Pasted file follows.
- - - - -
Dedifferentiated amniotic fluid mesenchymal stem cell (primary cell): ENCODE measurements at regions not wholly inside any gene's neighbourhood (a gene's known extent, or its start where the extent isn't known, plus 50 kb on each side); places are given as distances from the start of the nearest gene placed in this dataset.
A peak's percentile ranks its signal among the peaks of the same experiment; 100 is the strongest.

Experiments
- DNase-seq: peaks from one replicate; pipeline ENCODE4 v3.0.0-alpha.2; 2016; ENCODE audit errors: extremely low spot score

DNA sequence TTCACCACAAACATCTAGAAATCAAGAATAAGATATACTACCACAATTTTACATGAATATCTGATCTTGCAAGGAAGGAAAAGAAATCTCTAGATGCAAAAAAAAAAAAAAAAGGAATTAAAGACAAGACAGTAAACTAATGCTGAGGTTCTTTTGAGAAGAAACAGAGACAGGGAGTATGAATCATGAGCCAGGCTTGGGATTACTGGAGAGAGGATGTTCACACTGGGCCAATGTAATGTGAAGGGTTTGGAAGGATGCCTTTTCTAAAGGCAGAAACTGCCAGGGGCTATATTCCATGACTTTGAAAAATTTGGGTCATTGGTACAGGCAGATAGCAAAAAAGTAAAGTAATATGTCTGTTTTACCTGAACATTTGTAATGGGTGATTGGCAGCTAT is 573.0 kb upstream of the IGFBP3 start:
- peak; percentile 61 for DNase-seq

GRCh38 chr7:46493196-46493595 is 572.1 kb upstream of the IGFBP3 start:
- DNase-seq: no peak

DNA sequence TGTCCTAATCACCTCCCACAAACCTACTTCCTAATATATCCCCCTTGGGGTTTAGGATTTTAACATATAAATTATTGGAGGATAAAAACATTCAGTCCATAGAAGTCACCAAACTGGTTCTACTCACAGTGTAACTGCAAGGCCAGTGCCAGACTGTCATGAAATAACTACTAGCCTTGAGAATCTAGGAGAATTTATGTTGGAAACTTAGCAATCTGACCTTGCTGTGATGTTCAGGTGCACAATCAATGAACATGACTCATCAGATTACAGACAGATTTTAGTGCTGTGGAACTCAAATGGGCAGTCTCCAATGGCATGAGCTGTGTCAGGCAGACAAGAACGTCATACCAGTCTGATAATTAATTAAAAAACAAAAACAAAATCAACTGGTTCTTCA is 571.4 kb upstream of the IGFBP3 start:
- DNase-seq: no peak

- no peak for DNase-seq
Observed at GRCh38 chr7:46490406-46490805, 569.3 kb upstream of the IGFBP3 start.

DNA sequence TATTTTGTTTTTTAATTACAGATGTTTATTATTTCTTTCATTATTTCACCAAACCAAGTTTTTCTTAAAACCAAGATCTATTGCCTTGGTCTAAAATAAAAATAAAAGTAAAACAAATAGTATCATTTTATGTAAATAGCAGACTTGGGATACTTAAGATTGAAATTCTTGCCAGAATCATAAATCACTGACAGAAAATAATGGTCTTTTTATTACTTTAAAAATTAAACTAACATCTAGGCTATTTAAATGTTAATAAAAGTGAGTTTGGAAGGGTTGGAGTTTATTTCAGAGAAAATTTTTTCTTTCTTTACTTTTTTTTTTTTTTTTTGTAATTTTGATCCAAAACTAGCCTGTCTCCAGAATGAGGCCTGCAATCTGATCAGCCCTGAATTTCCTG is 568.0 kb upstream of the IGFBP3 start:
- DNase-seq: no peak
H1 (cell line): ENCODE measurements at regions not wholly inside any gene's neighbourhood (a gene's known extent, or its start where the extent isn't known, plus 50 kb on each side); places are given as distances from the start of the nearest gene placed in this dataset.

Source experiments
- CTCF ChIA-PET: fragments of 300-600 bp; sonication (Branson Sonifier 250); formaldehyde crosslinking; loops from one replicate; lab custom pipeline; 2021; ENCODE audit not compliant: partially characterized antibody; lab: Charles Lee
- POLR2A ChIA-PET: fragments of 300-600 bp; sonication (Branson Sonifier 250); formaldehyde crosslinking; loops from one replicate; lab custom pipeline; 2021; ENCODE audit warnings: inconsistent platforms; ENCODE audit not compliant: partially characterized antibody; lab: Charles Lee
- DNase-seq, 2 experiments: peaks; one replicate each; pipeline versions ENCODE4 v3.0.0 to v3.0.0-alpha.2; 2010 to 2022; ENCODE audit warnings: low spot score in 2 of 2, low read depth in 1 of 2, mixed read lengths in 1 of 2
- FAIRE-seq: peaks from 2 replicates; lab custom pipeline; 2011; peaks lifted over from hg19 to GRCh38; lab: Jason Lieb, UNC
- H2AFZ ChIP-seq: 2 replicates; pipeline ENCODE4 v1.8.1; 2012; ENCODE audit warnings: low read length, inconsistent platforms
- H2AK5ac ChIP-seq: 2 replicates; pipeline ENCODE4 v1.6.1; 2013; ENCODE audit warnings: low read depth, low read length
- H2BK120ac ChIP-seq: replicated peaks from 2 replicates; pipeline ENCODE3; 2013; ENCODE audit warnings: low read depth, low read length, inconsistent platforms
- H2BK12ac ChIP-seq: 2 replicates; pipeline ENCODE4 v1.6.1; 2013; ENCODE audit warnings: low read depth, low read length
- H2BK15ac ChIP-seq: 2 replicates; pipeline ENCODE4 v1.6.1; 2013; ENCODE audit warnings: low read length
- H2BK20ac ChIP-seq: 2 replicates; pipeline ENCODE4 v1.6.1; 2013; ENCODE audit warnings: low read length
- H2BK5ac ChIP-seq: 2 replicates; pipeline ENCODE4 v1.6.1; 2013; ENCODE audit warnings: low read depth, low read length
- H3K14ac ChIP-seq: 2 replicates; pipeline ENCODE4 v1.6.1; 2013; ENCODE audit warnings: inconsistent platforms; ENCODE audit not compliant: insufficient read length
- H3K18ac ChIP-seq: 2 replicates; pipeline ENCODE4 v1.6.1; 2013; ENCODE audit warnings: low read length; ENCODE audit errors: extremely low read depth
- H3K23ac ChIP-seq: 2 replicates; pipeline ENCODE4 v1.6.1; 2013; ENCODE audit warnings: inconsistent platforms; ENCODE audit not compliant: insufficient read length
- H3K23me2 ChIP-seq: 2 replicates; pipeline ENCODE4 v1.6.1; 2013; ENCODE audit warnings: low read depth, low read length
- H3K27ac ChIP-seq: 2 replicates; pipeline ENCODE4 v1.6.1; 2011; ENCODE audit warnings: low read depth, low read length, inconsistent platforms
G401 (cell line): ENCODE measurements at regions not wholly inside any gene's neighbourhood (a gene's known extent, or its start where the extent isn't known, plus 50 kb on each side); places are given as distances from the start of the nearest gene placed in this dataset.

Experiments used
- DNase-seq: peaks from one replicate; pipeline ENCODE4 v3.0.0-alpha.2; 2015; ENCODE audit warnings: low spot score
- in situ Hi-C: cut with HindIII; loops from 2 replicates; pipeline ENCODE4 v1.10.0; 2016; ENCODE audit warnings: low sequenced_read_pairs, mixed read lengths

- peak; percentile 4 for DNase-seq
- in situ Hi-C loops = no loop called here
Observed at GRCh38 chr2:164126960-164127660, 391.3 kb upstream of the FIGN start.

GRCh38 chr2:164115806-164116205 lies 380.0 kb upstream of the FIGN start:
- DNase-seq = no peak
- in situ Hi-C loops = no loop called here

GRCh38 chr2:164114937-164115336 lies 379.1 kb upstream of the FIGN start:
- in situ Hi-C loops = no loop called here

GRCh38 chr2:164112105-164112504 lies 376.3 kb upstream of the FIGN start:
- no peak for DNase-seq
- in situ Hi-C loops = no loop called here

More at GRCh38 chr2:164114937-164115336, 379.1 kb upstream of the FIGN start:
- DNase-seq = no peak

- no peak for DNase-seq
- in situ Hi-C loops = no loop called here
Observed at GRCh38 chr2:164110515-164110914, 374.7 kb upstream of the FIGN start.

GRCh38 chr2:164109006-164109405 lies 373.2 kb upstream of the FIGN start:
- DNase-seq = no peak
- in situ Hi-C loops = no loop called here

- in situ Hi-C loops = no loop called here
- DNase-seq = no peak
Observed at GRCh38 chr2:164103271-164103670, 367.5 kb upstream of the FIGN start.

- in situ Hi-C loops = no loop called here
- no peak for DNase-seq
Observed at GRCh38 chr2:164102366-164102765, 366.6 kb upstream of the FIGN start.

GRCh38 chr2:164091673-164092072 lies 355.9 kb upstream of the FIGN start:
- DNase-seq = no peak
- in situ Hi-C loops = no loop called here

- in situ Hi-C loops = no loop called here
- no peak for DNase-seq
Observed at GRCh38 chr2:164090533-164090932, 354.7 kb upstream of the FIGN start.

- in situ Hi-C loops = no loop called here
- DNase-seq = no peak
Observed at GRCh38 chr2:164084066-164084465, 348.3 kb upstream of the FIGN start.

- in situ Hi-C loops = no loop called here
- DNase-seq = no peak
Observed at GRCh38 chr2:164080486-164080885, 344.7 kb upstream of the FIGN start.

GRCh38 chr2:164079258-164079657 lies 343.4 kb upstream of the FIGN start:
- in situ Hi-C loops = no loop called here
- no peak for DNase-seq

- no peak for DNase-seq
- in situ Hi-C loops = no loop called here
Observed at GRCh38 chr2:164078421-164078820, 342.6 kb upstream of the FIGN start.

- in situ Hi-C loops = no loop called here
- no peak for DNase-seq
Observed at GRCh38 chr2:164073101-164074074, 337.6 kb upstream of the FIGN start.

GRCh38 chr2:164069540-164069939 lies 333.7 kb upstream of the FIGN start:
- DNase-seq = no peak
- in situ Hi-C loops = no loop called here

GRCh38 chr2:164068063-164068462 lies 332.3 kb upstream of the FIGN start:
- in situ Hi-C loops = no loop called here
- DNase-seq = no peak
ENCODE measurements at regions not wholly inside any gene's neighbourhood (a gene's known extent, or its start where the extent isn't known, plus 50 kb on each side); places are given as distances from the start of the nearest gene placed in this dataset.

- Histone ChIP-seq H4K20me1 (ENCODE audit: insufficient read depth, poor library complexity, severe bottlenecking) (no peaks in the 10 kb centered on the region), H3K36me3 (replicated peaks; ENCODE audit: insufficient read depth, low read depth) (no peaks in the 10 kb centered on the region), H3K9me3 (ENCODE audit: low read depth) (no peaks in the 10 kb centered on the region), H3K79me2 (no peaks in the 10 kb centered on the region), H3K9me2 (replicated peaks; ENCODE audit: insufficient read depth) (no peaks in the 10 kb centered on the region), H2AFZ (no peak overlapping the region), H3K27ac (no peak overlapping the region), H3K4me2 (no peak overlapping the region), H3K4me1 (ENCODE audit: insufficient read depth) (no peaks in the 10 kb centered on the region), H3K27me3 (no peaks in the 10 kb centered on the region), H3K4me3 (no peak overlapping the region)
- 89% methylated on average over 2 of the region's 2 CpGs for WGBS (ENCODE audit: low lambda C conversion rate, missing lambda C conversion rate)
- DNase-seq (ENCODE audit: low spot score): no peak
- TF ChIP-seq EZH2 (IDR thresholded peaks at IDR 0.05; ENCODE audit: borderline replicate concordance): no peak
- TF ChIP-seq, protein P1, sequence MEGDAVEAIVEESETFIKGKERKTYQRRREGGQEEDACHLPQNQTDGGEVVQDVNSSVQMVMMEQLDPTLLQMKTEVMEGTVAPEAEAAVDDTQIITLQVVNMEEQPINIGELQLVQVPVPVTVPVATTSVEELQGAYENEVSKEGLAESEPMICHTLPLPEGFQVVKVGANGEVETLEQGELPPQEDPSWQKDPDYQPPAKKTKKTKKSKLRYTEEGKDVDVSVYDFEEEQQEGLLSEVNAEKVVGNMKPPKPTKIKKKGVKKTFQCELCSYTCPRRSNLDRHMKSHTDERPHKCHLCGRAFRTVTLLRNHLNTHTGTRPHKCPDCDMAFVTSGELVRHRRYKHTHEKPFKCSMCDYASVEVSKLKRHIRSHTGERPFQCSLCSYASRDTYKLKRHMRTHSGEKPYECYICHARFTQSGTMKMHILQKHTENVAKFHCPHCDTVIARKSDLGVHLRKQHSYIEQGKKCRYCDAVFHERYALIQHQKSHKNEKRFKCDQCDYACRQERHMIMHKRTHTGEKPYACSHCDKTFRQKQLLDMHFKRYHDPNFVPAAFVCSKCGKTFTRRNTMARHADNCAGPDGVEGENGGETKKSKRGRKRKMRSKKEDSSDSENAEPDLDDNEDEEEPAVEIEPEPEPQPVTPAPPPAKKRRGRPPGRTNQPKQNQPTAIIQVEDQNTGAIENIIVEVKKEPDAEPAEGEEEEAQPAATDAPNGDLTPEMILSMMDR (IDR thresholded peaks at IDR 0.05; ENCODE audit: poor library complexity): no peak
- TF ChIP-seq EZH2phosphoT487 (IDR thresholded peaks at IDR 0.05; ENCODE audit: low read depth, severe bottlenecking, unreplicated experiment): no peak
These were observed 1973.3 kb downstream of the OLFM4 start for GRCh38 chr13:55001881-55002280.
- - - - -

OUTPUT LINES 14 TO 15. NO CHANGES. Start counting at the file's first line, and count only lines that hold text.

- DNase-seq: no peak
H1 (cell line): ENCODE measurements at regions not wholly inside any gene's neighbourhood (a gene's known extent, or its start where the extent isn't known, plus 50 kb on each side); places are given as distances from the start of the nearest gene placed in this dataset.